When she forgets to do her chores or has to stay up late to get her homework done, look at her mistake as an opportunity to problem-solve how she can do better next time. Helping her create a schedule for herself will teach her the time management skills she needs to thrive in the adult world.


· Encourage Your Teen to Help Out With Any Work She Does

Doing Chores shows responsibility. But going above her responsibility and helping family, friends, neighbours shows added responsible.

Teach your teen to give it back to the community where we live in. Some act towards nature and its well being is very important. Volunteering at an old age home or an orphanage or an animal shelter, participating in community clean-up efforts, or fundraising for a good cause can help your teen feel more responsible—which will encourage him/her to behave more responsibly. They will start valuing everything even the water which they drink which is the need of the hour.

Giving to the community will help your teen see that he has the power to make a difference in someone's life. It's good for his self-esteem and it will help him become a proactive adult.


· Teach Life Skills

This is survival for all teens. Some teens learn it the harder way whereas some teens get the fundamentals spot on. As parents we can guide them but the actual learning depends on the teens. It can be easy to assume that your teen is on the path to becoming independent because he excels on the soccer field or because he gets his homework done on time. But just because your teen is doing well in some areas of his life doesn’t mean he’s ready to take on the responsibilities of the real world.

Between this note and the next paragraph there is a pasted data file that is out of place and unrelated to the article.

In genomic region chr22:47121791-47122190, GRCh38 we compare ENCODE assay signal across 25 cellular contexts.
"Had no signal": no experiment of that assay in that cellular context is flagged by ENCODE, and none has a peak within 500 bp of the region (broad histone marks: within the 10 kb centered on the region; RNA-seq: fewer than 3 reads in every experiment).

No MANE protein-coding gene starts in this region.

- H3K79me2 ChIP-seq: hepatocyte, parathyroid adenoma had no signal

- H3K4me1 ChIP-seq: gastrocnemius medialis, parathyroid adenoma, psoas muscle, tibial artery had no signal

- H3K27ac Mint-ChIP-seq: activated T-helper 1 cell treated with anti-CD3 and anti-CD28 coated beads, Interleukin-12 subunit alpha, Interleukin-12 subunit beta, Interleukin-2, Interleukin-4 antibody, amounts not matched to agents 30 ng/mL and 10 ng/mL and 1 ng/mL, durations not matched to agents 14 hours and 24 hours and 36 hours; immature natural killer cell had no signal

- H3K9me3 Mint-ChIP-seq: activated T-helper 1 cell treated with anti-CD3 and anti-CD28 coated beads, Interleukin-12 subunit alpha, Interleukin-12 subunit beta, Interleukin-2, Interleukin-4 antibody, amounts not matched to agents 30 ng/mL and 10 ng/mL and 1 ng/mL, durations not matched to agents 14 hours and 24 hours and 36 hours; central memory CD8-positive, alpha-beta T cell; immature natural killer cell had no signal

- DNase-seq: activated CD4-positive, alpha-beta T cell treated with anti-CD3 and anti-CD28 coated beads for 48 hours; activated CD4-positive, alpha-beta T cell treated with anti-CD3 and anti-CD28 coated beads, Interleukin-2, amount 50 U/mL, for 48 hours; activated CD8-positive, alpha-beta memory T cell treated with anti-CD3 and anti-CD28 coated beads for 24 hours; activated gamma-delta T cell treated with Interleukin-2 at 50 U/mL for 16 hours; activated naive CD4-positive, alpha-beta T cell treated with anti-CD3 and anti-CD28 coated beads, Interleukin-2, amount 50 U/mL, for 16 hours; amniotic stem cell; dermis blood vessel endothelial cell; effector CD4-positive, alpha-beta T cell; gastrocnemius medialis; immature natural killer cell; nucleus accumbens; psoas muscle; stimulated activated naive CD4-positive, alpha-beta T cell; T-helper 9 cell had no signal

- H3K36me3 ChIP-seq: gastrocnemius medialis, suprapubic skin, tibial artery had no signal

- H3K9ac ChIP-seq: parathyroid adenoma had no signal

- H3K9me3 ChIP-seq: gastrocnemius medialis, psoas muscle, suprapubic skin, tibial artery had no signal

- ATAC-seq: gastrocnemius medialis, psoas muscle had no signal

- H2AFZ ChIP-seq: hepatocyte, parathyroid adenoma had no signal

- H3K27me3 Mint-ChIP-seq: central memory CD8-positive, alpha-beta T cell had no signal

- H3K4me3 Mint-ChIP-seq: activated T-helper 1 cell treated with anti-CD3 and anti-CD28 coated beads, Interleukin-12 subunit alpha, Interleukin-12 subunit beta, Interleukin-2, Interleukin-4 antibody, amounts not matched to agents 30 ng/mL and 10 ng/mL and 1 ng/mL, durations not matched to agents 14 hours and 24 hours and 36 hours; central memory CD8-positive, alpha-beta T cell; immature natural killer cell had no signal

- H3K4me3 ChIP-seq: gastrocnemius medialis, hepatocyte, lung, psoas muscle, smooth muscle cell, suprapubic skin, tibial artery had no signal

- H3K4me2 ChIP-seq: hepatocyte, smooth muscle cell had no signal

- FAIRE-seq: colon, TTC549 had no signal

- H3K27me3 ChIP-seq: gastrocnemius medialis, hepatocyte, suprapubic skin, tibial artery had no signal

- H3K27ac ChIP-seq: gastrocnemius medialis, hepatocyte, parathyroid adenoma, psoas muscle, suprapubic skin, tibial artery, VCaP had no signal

Make sure you’re investing time into teaching your teen life skills. Practical skills, like how to do the laundry and how to cook meals, are important. But it’s also essential to make sure your teen knows how to manage his money and understands how to communicate with other people effectively.

We need to teach him/her the value of money. What to spend / when to spend / how much to spend?

Practical approach is very important. While your teen may pick up on some of these skills simply by watching you, she won’t learn everything through observation. Proactively teach your teen how to manage a household and how to solve real-life problems.


· Be Clear About Consequences

There will be times when your teen makes mistakes (or even purposely breaks your rules). Make sure that her poor choices lead to negative consequences. Consequences, like the loss of privileges or loss of pocket money can be effective teachers.

Resist the urge to make excuses or rescue your teen from her mistakes. Sometimes, natural consequences can serve as the best reminders to make a better choice next time.


Happy Teenagers

It’s hard to watch your child grow up and realize that she won’t be your little baby forever. However, being a teen is itself difficult for them too. In the long run, your teen will thank you for turning her into a responsible and independent adult.